By Patricia M. Fulmer, OD, FAAO
Legacy Vision Center
Spring has sprung, and while it’s easy to love the beauty of the season, the pollen that accompanies it is unwelcome. At Legacy Vision Center, this time of year brings complaints of itching, burning, watering and/or red eyes with the assumption that the culprit is allergies.
Many times, that’s not wrong…however, did you know that dry eye disease (DED) can cause similar symptoms? Or that sometimes the two work together to make you uncomfortable? How can you know which problem you might be suffering from so you know how to make things better?
To discern between which condition might be causing your symptoms, it is important to understand the basic anatomy of the front of the eye. The ocular surface is comprised of the lids and lashes, the tear film, the conjunctiva (a clear tissue that primarily covers the white part of the eye), and the cornea. These structures must work properly and in unison for our eyes to remain healthy, comfortable, and clear.
So which structure is involved in each condition?
In dry eye disease, clinical changes occur within most or all of the ocular surface structures. The eyelids, which house our meibomian glands, are the most common starting place for DED due to increasing digital device use. These glands are responsible for producing the oil that is the outer layer of your tear film, and when we participate in activities that require staring (such as computer work), our blink rate decreases and the oil thickens. This leads to a thinner tear layer which evaporates off the eye significantly faster. Advancing DED will show signs of irritation on the conjunctiva and cornea.
In ocular allergy cases, the main clinical signs will present in the conjunctiva and will be noted as small bumps under the eyelid. Varying levels of conjunctival swelling can be commonly seen, particularly in the nasal corner.
Are the symptoms the same?
The most common symptoms of DED include redness, burning, foreign body or gritty sensation, watering, and discomfort. Other symptoms may include transient blurred vision and itching, the latter being the reason people mistake DED for allergies.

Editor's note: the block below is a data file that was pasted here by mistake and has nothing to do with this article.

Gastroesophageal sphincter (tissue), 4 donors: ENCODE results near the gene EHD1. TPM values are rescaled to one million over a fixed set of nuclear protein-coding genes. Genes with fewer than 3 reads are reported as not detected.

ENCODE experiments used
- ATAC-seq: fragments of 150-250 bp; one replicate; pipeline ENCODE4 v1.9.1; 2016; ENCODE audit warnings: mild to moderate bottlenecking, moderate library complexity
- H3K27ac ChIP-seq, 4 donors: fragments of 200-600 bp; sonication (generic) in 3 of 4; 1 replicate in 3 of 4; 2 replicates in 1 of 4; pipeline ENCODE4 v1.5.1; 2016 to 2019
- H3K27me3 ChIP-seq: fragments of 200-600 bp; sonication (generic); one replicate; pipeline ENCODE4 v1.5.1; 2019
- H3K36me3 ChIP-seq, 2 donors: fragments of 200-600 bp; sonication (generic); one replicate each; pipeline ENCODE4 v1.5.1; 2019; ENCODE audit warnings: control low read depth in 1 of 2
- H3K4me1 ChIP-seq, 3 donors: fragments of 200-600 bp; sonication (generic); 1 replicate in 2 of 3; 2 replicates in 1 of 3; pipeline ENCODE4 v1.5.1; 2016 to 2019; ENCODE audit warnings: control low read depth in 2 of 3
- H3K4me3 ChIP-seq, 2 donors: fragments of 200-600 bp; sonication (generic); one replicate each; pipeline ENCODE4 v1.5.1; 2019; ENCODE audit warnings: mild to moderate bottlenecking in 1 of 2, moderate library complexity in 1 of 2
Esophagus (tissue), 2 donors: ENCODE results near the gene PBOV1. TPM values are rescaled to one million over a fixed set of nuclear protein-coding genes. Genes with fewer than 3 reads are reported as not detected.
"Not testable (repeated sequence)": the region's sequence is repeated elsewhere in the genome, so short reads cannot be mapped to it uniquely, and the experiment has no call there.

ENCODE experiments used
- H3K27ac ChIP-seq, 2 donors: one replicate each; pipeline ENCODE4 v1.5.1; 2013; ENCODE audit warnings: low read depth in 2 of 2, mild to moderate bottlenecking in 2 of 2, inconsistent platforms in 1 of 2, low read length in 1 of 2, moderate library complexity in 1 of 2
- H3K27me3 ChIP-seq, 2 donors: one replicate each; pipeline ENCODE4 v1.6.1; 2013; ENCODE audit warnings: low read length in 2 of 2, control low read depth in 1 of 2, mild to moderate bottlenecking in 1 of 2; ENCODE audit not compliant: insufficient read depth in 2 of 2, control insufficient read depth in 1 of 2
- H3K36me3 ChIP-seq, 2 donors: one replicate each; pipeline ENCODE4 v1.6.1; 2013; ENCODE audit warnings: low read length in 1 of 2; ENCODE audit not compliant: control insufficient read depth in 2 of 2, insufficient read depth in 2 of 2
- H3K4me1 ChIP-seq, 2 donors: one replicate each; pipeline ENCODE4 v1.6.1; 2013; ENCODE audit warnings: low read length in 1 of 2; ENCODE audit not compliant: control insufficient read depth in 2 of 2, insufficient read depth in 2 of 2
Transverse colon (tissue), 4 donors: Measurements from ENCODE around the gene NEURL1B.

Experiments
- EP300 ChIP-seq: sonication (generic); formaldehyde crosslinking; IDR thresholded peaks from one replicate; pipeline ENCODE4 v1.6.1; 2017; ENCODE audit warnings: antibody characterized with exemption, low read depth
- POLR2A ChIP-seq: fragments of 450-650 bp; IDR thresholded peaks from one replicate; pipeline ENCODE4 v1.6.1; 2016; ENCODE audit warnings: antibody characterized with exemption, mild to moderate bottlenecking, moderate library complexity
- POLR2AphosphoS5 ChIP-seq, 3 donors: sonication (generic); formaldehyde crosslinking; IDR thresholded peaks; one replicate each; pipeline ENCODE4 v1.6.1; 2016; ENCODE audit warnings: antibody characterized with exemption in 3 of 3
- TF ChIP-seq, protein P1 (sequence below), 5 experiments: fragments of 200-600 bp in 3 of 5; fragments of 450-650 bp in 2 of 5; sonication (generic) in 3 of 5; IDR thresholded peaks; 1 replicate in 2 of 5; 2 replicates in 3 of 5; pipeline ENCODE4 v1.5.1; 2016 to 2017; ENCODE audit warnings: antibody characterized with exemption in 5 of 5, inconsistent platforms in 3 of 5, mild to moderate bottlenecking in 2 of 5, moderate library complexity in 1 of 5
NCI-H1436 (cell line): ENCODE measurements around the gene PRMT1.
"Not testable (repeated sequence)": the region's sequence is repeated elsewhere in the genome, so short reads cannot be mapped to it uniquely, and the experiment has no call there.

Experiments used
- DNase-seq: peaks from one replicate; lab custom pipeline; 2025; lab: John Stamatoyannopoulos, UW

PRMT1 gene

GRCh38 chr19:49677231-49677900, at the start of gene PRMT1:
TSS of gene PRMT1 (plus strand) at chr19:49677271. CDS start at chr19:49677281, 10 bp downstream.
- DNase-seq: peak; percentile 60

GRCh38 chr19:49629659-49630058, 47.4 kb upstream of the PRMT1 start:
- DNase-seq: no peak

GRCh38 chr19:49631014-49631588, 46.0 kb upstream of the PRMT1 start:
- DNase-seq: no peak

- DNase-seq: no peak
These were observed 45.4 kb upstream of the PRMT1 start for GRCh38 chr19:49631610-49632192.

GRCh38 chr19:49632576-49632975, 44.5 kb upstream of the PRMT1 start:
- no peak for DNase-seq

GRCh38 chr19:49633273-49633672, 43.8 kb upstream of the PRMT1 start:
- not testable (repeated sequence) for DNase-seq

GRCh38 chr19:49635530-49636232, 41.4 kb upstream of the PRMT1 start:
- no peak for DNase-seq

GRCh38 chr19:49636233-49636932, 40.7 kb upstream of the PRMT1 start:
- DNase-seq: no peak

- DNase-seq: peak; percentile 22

Patients with ocular allergies overwhelmingly report itching. Watering and transient blur are also common, though less marked than the “itch” complaint. Redness and discomfort may also be present.
What causes these problems?
DED is an inflammatory condition with numerous different causes. Digital device use, age, gender, underlying systemic problems (particularly autoimmune disorders), and medications are the most common culprits. Environmental factors such as air quality, humidity levels, and exposure to chemicals or particles can also contribute.
Ocular allergy is almost exclusively environmental. Pollen is the most common trigger, but pet dander, mold, and even underlying food allergies can prompt symptoms.
How do I treat my eyes?
Many times, therapy requires over-the-counter eye drops. However, selecting the wrong drop yourself can lead to worsening symptoms. For example, incorrectly using antihistamine allergy drops will worsen DED. Therefore, it is important to obtain a proper diagnosis and treatment plan from your eye doctor.
Other potential steps include nutritional supplements, heat therapy, prescription drops or targeted lid treatments. At Legacy Vision Center, we are proud to utilize all of these including radiofrequency and intense pulse light therapy as indicated. Give us a call to see how we can help you enjoy your Spring!